Originally Posted by st20842
I bought Home Depot stock in 1983: 200 shares for $9,050 ($45.25 per share). It has split many times. I need to sell 2,000 shares now. What is my cost basis? I'm trying to determine my capital gains hit for 2015 taxes. Thank you!
In general, to account for your cost basis, you need to adjust for these splits. A history of your stock splits can usually be found on the
Home depot website under the link for investors; If they don't have a calculator they will probably have a least a history of splits. Us that history to figure it out. as there have been multiple splits, you MUST account for each one for accurate LTCG calculation on Sch D/f8949. the home depot splits its shares, this will affect your cost basis per share. while a split changes your number of shares outstanding, it is a cosmetic change that affects neither the actual value of the original investment, nor the current investment;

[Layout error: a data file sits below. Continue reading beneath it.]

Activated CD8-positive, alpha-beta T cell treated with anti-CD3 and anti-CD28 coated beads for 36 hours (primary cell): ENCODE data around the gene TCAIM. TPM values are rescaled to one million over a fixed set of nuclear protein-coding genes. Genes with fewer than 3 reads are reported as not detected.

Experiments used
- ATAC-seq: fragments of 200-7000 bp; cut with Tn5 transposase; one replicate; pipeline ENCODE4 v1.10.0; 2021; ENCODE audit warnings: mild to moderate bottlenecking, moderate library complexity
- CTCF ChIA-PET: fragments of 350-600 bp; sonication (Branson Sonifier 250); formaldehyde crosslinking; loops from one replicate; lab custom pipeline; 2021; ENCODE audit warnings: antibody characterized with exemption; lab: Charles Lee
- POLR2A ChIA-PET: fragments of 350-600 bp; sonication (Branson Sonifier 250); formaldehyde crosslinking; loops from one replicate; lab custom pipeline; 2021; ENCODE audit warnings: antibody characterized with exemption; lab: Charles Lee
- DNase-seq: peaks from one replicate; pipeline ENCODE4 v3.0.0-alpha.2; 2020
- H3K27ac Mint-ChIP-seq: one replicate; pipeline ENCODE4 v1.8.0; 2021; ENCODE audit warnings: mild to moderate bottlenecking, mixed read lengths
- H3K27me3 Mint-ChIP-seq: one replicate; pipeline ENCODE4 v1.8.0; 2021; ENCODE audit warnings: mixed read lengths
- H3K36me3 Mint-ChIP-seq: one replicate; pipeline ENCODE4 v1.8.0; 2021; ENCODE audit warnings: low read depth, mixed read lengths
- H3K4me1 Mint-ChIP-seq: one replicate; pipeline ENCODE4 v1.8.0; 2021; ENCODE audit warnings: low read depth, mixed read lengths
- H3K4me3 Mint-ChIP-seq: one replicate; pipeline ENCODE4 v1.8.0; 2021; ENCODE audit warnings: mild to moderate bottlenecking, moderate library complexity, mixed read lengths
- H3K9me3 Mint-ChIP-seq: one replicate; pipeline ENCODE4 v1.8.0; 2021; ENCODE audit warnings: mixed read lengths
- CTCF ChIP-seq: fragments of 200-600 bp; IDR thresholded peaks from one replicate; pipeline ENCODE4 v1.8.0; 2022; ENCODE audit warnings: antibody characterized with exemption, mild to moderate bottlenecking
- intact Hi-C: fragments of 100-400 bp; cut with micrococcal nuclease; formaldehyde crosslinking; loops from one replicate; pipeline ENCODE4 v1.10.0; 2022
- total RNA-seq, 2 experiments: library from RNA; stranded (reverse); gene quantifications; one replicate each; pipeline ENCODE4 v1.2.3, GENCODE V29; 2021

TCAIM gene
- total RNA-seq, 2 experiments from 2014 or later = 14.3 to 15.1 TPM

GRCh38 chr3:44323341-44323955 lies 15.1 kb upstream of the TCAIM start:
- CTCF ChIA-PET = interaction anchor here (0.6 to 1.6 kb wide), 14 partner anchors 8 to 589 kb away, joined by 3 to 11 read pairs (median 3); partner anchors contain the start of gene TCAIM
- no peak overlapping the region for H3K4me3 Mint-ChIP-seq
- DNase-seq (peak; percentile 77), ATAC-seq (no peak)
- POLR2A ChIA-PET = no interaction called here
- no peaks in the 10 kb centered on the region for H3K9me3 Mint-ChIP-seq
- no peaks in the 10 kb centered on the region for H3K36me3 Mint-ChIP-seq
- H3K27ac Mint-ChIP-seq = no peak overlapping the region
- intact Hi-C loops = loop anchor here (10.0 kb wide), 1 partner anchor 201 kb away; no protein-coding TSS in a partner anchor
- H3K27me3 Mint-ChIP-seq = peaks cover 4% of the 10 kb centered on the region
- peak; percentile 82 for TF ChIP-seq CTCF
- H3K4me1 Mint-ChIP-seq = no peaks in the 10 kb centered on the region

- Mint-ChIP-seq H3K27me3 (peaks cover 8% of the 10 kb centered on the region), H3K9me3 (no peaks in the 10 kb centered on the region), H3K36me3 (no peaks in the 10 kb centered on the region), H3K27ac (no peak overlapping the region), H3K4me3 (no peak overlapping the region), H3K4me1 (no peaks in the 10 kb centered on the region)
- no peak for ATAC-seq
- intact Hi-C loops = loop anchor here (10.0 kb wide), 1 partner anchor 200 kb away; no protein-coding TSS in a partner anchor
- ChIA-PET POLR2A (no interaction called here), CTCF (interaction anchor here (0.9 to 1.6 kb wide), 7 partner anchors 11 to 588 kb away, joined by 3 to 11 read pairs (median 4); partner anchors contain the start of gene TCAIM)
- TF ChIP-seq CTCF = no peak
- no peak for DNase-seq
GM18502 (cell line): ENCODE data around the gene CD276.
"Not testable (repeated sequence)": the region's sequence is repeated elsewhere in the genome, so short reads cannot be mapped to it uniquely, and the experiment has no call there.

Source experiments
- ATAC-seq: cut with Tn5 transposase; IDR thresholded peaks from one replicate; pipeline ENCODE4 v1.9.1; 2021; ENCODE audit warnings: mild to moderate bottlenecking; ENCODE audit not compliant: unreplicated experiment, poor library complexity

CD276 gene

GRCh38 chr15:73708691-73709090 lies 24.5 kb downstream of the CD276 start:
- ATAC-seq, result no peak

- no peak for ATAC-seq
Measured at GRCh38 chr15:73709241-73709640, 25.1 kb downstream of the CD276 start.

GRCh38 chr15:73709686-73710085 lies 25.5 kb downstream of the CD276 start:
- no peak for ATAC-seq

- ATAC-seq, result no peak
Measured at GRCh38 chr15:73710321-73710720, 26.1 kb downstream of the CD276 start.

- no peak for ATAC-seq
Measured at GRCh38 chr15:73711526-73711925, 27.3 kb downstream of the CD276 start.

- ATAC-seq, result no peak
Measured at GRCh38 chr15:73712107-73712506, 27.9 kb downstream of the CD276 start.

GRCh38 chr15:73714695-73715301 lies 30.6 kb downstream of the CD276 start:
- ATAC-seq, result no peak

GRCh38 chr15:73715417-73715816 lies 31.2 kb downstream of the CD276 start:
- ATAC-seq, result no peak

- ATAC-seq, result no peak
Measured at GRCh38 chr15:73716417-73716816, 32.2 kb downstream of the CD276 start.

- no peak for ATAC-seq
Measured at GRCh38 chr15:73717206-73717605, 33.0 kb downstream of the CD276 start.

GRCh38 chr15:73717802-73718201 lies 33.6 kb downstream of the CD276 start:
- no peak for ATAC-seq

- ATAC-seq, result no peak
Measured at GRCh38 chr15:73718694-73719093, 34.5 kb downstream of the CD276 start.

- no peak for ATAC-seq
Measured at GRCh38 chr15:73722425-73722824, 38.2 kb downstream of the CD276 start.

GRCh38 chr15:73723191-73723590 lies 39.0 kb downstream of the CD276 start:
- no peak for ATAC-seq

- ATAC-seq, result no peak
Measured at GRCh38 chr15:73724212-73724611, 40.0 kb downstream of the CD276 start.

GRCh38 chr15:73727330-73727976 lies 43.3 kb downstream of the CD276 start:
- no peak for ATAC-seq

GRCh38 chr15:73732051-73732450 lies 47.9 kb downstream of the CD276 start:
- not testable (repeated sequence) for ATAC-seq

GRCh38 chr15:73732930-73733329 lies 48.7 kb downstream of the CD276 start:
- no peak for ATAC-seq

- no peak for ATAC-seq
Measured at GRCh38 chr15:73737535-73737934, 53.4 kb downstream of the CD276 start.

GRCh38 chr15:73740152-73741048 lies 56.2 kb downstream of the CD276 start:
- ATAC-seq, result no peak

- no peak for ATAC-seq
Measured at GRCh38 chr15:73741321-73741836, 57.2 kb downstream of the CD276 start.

However, if the company's share price has fallen under its original basis and you invested another shares at this discounted price, this will change the total cost basis of your investment in the company. There are several issues that come up when numerous investments have been made. The IRS says that if you can identify the shares that have been sold, then their cost basis can be used. For example, if you sell the original 1k shares, your cost basis is $10, so at $10K. This is not always easy to do, so if you can't make this identification, the IRS says you need to use a FIFO method. Therefore, if you were to sell 1.5K shares, the first 1K shares would be based on the original or oldest cost basis of $10, followed by 500 shares at a cost basis of $5if the basis fell to $5 per share.